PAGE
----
This review was originally written for EdFringeReview.com
David McIver, Tom Wragg and Sophie Henderson are Live in Scotland, and that’s a good thing. We can all agree that three intrepid young comedians pushing the limit of their overdraft, living on nothing but porridge for a month, and performing for free in the characterless basement of a characterless Mexican restaurant every day is ‘what the Fringe is all about’. And to be fair to the three performers – and their special guest Alexander Bennett – there are flashes of potential in their sets.
David McIver opens. His short slot is commendably well-constructed but so middle-of-the-road in its humour that it becomes instantly forgettable. He squeezes some promising material out of a recent break-up, but his self-effacement is never believable enough to truly engage. It is difficult to feel anything for a 20-something with their life stretching ahead of them, whose only discernible problems are a slight social awkwardness and some post-breakup blues. McIver is probably best when he tentatively approaches the absurd, imagining a conversation with a sympathetic dog, but even this needs a good deal of fine-tuning.
Sophie Henderson spins her privilege round to her advantage, riffing sarcastically on the terrible life she has led in her wealthy family home in Surrey. Guildford is horrible, we are told, with its wide, cobbled streets and beautiful architecture. This opening is as high as her routine reaches though, and it soon lapses into predictable 30-something whining about successful friends.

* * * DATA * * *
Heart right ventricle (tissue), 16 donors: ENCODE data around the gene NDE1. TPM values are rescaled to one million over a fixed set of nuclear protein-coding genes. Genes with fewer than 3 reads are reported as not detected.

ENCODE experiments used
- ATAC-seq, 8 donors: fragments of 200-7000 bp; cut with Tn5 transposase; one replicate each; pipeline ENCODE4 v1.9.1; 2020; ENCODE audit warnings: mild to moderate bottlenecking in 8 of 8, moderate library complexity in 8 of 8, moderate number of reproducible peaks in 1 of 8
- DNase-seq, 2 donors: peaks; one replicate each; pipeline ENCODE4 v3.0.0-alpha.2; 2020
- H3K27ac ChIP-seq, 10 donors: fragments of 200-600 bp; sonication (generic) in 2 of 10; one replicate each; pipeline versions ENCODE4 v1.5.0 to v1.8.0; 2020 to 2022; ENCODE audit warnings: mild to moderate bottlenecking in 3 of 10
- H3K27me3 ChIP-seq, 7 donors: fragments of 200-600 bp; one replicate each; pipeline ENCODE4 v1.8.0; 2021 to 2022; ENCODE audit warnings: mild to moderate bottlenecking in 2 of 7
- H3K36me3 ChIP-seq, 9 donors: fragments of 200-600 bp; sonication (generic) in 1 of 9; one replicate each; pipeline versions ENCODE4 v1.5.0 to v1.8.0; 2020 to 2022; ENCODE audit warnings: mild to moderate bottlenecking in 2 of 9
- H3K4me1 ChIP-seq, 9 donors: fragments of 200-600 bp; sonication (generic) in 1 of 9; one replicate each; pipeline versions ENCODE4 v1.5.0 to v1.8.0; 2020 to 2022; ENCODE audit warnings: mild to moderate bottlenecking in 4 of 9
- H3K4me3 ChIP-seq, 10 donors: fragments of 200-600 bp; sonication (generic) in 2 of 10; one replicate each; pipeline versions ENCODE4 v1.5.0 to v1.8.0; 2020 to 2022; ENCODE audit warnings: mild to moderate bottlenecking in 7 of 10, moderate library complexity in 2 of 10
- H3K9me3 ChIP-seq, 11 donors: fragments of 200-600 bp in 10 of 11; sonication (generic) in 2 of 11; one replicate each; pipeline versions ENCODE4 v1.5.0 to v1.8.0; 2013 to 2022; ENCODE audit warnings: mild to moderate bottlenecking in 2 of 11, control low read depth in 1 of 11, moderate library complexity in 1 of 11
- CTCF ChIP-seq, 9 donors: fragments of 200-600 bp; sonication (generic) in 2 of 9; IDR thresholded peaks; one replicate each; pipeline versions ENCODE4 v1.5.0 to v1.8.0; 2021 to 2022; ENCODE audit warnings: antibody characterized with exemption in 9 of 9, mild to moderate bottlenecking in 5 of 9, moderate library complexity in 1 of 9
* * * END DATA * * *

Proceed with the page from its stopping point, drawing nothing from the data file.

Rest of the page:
The third of the regular acts, Tom Wragg, is a breath of fresh air. His quirky, frenetic comedy blows away some cobwebs through sheer confusion. He hurtles around the stage, hurling a PBH Free Fringe backdrop over people, seizing audience members and getting them to throw a plastic bottle repeatedly against the wall, before closing with a bizarre routine with a ukulele – which he cannot play apparently. His set is mostly physical, but when he does begin telling some jokes, his offbeat, repetitive style is enjoyable.
But Wragg’s greatest strength in comparison to the two preceding comics is his confidence. He seems unfazed by quizzical looks from the audience, and entirely sure-footed in his odd, and entirely original, comedy.
Special guest Alexander Bennett closed, and his self-assurance quickly marked him out as a more seasoned stand-up than the three regulars. The premise of reading out a selection of laws that he believed were necessary to introduce quickly got the audience onside, and although he hardly had them in the palm of his hand, he did at least then have the freedom to experiment a little more.
All four comics had something to improve upon, but improve upon it they must. At present, Live In Scotland is an entirely forgettable hour of comedy.